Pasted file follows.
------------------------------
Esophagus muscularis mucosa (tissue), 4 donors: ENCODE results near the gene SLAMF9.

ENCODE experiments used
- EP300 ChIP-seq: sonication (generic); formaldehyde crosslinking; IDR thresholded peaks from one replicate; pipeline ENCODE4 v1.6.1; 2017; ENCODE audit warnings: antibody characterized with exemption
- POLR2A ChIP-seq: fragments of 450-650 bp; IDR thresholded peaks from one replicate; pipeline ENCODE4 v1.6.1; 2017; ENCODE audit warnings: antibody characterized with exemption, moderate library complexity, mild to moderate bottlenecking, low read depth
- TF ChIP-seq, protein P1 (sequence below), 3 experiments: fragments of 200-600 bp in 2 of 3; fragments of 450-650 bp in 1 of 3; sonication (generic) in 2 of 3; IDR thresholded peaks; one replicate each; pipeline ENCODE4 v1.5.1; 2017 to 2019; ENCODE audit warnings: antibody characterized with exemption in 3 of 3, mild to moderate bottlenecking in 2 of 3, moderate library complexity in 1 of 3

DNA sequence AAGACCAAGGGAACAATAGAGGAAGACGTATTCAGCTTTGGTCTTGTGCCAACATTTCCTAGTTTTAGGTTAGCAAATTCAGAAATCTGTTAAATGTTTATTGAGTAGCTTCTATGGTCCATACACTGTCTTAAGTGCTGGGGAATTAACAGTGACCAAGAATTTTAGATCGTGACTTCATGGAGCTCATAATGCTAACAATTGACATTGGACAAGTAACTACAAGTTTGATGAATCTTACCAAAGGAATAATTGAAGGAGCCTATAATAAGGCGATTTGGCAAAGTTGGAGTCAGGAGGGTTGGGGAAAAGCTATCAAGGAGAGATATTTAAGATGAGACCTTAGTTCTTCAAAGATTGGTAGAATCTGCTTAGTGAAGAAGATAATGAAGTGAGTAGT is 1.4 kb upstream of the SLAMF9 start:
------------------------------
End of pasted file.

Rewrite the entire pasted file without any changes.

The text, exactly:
Esophagus muscularis mucosa (tissue), 4 donors: ENCODE results near the gene SLAMF9.

ENCODE experiments used
- EP300 ChIP-seq: sonication (generic); formaldehyde crosslinking; IDR thresholded peaks from one replicate; pipeline ENCODE4 v1.6.1; 2017; ENCODE audit warnings: antibody characterized with exemption
- POLR2A ChIP-seq: fragments of 450-650 bp; IDR thresholded peaks from one replicate; pipeline ENCODE4 v1.6.1; 2017; ENCODE audit warnings: antibody characterized with exemption, moderate library complexity, mild to moderate bottlenecking, low read depth
- TF ChIP-seq, protein P1 (sequence below), 3 experiments: fragments of 200-600 bp in 2 of 3; fragments of 450-650 bp in 1 of 3; sonication (generic) in 2 of 3; IDR thresholded peaks; one replicate each; pipeline ENCODE4 v1.5.1; 2017 to 2019; ENCODE audit warnings: antibody characterized with exemption in 3 of 3, mild to moderate bottlenecking in 2 of 3, moderate library complexity in 1 of 3

DNA sequence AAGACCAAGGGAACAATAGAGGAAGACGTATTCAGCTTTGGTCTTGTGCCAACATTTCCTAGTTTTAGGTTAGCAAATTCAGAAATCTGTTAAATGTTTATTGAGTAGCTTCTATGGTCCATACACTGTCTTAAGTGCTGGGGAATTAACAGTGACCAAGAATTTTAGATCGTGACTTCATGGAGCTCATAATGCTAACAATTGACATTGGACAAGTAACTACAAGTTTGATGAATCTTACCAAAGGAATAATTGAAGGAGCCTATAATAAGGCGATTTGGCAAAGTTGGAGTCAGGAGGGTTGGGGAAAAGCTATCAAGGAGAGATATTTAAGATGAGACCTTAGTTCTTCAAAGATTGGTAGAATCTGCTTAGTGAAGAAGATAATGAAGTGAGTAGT is 1.4 kb upstream of the SLAMF9 start: